We have an orchid today that demonstrates a common phenomenon in orchids where the amount of sunlight buds and flowers receive alters the colour of the flowers.
Stelis pupurea is one of our larger stelis species and a very graceful with 40cm flower spikes. Stelis purpurea has small creamy flowers with a picotee edge of red which is very attractive on the buds and the flowers. With us the species flowers in the winter and early spring. January flowers are always very pale, Photos 3 and 4 above, while February flowers have a lot more red (photos 1 and 2). The name suggests that the flowers should be dark red or purple, and we wonder how our plant’s flowers would look if exposed to bright light of summer.
The native habitat of the species is grassland and the terrestrial nature of the species explains the long flower spikes which push up through the grass to attract their pollinator.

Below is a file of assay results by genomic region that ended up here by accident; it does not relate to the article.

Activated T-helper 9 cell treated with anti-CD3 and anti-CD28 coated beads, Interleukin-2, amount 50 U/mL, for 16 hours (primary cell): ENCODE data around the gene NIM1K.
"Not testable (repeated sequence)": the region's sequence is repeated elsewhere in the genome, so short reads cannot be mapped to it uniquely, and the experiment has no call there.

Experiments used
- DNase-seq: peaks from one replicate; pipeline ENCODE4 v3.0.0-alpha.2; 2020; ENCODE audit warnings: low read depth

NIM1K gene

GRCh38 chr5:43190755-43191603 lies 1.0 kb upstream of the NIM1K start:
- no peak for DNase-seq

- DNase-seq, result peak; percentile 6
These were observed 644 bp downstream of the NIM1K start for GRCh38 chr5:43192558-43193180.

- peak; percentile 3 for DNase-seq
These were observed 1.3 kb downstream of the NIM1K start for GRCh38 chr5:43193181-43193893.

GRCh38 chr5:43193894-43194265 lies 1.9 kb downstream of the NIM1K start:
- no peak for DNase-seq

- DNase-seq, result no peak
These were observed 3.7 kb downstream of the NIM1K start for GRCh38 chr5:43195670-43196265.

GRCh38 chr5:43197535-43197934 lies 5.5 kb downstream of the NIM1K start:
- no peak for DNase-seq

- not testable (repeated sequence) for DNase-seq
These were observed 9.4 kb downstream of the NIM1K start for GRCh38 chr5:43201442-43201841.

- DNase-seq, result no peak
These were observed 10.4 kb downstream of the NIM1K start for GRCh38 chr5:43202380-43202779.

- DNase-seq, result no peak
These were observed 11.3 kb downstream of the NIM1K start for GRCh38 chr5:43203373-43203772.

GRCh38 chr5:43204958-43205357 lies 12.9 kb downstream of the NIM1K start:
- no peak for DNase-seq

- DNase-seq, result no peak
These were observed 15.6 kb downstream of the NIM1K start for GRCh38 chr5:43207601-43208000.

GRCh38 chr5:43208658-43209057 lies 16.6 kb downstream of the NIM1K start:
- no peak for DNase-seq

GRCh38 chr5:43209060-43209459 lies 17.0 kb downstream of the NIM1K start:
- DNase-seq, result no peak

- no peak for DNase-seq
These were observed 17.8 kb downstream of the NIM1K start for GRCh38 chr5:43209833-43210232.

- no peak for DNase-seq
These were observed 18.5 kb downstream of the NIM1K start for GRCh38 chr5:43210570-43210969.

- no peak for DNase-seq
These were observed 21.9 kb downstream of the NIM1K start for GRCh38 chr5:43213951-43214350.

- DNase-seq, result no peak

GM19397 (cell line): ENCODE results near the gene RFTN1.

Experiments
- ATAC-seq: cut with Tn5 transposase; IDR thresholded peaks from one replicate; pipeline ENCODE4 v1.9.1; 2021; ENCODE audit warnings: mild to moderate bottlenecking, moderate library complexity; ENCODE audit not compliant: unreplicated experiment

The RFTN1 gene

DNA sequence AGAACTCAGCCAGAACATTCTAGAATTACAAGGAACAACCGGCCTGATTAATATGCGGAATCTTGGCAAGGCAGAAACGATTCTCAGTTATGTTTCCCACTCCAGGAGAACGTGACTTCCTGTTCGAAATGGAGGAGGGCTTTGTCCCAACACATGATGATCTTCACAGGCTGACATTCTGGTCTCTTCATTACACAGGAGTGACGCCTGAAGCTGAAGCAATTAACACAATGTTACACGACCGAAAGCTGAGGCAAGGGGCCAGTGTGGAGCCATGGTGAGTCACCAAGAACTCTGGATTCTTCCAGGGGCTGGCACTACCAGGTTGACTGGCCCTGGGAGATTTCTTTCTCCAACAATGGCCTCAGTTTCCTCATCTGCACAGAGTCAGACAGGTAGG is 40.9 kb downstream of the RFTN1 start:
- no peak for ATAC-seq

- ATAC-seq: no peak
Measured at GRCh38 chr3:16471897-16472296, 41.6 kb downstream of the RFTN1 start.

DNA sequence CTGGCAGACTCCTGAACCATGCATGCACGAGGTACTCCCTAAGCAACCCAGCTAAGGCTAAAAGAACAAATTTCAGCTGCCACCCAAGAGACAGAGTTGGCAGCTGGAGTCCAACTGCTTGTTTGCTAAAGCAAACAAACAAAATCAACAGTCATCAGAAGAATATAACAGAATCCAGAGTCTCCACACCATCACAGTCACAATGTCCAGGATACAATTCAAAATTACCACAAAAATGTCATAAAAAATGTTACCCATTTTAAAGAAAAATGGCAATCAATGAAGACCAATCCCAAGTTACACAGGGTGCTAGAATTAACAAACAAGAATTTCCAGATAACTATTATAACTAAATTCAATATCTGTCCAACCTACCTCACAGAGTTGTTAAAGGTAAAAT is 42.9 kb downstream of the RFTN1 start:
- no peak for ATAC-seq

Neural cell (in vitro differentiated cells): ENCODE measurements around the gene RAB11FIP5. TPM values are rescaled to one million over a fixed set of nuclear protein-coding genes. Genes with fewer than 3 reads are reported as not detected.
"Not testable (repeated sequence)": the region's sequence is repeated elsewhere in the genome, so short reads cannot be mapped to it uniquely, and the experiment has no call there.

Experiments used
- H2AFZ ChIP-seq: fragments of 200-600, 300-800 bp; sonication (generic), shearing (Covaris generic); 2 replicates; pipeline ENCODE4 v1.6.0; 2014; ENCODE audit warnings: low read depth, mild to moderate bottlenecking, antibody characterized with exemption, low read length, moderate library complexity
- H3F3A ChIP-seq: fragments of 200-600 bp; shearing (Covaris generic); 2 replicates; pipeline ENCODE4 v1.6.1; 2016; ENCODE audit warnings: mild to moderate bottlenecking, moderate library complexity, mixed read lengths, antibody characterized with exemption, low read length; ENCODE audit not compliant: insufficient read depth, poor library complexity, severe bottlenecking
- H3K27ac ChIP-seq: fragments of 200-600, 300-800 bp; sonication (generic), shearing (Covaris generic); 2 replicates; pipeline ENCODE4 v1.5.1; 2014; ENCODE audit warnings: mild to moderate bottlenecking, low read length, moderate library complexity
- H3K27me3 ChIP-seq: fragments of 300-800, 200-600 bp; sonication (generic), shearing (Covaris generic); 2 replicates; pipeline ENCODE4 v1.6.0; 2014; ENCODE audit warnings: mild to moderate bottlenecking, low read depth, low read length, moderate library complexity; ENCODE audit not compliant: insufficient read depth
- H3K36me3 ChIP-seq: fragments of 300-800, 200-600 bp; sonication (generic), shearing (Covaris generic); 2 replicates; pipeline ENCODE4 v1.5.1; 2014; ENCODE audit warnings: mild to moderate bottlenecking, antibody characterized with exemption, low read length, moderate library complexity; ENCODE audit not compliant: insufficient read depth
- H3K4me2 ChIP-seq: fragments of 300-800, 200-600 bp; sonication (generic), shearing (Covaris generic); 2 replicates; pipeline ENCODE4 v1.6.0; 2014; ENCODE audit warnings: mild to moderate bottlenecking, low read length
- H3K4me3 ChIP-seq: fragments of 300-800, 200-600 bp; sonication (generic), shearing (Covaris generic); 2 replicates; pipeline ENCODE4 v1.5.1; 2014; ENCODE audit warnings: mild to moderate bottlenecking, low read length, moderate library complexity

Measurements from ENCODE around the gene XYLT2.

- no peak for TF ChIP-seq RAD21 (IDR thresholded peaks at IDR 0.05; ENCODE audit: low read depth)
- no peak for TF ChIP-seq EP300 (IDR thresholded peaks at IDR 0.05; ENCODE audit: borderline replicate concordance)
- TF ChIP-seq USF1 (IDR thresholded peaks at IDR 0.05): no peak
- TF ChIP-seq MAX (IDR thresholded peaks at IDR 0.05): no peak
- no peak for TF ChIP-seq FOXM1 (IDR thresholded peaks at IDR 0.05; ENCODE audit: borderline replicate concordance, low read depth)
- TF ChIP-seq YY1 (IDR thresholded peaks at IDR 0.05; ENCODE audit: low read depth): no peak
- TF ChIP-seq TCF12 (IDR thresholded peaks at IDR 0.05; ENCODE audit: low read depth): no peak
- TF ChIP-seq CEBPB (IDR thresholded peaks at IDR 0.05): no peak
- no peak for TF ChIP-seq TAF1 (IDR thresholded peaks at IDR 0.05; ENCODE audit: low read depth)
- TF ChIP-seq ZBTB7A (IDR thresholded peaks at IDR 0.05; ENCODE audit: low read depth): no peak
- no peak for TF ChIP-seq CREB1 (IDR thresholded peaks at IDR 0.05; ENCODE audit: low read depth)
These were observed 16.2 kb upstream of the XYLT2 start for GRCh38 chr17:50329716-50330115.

Our plant came from the nursery Ecuagenera and their website shows the species growing in habitat in presumably very good light and the red picotee edge to the flower is much more marked. (below)
Stelis purpurea is reported as being found from Costa Rica to Peru and from 150m-2900m which sounds rather unlikely as this is a very broad range of habitats. It seems probable that the name is used for more than one species with purplish flowers but our version of the species is a lovely thing whenever they flower.